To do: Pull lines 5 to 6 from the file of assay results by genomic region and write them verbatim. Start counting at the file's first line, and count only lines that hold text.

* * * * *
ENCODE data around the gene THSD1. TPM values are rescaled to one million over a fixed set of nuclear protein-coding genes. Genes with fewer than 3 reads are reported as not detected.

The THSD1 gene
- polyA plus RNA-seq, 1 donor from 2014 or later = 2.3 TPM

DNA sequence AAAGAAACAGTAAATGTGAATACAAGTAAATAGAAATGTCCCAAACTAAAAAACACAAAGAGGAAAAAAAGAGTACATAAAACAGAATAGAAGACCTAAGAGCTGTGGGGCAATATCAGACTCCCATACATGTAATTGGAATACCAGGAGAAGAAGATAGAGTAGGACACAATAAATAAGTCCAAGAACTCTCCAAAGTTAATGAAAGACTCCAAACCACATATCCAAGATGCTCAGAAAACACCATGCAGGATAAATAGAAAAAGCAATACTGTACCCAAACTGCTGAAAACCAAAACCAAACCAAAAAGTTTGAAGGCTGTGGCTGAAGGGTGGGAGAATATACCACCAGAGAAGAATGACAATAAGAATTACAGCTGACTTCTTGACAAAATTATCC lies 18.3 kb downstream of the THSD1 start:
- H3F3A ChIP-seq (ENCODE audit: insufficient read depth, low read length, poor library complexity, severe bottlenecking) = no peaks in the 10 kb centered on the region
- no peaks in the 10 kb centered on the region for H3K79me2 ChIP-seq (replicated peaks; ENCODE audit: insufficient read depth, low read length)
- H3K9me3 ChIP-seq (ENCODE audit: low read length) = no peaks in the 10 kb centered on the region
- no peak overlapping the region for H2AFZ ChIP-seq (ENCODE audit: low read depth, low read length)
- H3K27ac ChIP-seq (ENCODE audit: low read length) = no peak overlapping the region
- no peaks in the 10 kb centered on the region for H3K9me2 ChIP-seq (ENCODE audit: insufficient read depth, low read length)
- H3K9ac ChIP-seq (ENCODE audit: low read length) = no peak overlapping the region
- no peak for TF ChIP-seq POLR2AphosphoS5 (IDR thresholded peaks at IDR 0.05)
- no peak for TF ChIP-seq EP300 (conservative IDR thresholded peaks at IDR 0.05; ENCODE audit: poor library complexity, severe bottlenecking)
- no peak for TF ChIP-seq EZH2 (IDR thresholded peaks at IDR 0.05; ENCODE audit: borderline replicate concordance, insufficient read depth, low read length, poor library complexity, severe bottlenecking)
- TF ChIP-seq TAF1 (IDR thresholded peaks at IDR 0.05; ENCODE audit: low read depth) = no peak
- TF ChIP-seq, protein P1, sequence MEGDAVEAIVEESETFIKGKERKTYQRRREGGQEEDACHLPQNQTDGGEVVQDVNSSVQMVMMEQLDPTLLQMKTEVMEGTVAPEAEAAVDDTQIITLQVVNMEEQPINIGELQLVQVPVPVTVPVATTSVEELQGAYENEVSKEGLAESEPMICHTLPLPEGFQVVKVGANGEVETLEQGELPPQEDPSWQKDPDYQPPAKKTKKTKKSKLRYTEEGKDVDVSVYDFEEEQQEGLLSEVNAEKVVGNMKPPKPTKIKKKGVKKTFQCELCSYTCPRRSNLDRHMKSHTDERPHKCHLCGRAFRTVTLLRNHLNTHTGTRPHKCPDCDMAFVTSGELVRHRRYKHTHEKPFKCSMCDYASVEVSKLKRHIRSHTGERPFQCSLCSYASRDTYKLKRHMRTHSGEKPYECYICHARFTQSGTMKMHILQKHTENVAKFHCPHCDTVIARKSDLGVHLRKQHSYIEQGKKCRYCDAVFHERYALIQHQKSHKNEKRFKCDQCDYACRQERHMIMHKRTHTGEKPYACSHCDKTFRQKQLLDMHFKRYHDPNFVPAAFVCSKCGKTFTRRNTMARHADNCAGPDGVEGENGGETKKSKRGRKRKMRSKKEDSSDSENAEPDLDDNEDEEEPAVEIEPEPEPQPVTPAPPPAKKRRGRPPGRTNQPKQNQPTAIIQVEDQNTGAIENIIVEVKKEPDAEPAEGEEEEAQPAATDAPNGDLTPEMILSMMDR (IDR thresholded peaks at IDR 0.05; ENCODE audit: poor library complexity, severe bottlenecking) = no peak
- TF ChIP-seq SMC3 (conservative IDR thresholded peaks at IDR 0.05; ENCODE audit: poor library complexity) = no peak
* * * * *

- H3F3A ChIP-seq (ENCODE audit: insufficient read depth, low read length, poor library complexity, severe bottlenecking) = no peaks in the 10 kb centered on the region
- no peaks in the 10 kb centered on the region for H3K79me2 ChIP-seq (replicated peaks; ENCODE audit: insufficient read depth, low read length)